This article examines the significance of music and musical performance in Teleny, or the Reverse of the Medal (1893), an anonymous pornographic novel attributed by some scholars to Oscar Wilde. It draws upon historical material on late-Victorian concert venues, queer literary sub-cultures and sexology to illuminate the representation of musical spaces in the text. Teleny exists in two different versions: an English text, which is set in Paris, and a French text, which is set in London. The opening section of the article suggests that Teleny’s dynamic engagement with cosmopolitan cultural exchange between Paris and London is brought into sharper focus by situating the musical performances in the novel in the precise built environment of London’s Queen Hall. The second section explores the novel’s concern with queer geographies (the Orient, Eastern Europe) in the context of other texts that address music and homosexual identity in the period. The third section examines the significance of space in the novel’s presentation of musical listening, arguing that its focus on the materiality of sound and the haptic transmission of desire responds to sexological conceptions of embodied musical response by homosexual subjects. The significance of this sensory experience of listening is understood in the light of Sara Ahmed’s theorization of ‘queer phenomenology’. Finally, the article traces the significance of musical allusions to songs by Franz Schubert to show how they form part of the novel’s broader concerns with the spatial articulation of same-sex desire and the representation of queer urban geographies.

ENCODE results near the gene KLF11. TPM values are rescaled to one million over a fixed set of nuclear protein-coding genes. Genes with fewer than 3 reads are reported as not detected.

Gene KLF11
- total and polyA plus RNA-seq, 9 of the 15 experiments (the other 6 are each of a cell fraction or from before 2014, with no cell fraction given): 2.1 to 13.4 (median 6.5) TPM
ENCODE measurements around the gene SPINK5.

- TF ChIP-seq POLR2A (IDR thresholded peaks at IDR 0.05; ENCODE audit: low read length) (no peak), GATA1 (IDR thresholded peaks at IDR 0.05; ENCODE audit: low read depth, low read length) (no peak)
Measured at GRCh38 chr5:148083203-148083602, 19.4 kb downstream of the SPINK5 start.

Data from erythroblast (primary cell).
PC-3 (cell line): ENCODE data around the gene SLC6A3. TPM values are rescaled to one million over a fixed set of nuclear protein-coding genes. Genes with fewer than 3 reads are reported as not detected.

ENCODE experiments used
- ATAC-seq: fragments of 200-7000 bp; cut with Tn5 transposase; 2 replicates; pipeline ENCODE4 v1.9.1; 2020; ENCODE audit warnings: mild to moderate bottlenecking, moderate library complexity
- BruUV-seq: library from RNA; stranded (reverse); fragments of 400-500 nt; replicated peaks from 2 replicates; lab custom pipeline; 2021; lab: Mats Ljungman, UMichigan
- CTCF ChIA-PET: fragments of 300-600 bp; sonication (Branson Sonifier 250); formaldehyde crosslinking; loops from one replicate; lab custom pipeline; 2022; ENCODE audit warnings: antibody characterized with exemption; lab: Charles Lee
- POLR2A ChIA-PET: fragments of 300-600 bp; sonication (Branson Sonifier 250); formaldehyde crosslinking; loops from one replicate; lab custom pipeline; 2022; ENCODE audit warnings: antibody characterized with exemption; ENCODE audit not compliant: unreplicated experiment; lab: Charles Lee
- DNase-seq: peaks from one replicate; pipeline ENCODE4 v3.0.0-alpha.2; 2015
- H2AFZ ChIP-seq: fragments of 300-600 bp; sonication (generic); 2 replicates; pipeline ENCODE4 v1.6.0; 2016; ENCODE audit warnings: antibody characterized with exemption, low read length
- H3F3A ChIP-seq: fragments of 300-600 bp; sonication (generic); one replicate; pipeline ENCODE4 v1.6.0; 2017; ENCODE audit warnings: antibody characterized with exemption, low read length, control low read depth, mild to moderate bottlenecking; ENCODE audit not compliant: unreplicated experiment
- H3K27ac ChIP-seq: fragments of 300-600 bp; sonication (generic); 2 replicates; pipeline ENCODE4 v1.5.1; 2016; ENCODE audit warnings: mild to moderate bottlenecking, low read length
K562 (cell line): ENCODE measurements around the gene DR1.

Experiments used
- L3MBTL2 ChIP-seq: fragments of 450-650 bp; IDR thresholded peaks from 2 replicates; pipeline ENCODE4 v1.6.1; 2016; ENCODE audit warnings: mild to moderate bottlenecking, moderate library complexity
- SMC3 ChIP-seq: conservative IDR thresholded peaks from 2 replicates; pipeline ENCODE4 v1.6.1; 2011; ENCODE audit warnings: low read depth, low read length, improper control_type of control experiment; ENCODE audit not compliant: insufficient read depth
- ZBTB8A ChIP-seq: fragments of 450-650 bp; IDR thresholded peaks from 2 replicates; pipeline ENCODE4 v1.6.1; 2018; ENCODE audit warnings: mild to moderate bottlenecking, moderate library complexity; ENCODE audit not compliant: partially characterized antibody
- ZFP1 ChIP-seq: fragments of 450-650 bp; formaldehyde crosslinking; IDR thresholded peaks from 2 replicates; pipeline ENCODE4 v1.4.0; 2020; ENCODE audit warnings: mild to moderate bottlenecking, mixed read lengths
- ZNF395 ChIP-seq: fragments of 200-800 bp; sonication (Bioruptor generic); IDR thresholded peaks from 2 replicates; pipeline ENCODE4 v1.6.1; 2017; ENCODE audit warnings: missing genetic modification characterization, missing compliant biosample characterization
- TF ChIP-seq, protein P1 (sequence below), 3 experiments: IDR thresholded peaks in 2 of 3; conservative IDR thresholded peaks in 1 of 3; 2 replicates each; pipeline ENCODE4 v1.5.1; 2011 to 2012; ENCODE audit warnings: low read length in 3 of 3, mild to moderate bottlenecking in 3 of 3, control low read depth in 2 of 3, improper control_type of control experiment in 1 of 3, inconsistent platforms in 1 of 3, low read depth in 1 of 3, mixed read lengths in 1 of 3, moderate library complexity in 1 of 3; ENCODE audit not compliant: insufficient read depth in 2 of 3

Riddell, F. (2020). Queer Music in the Queen's Hall: Teleny and Decadent Musical Geographies at the Fin de Siecle. Journal of Victorian Culture, 25(4), 593-608. https://doi.org/10.1093/jvcult/vcaa016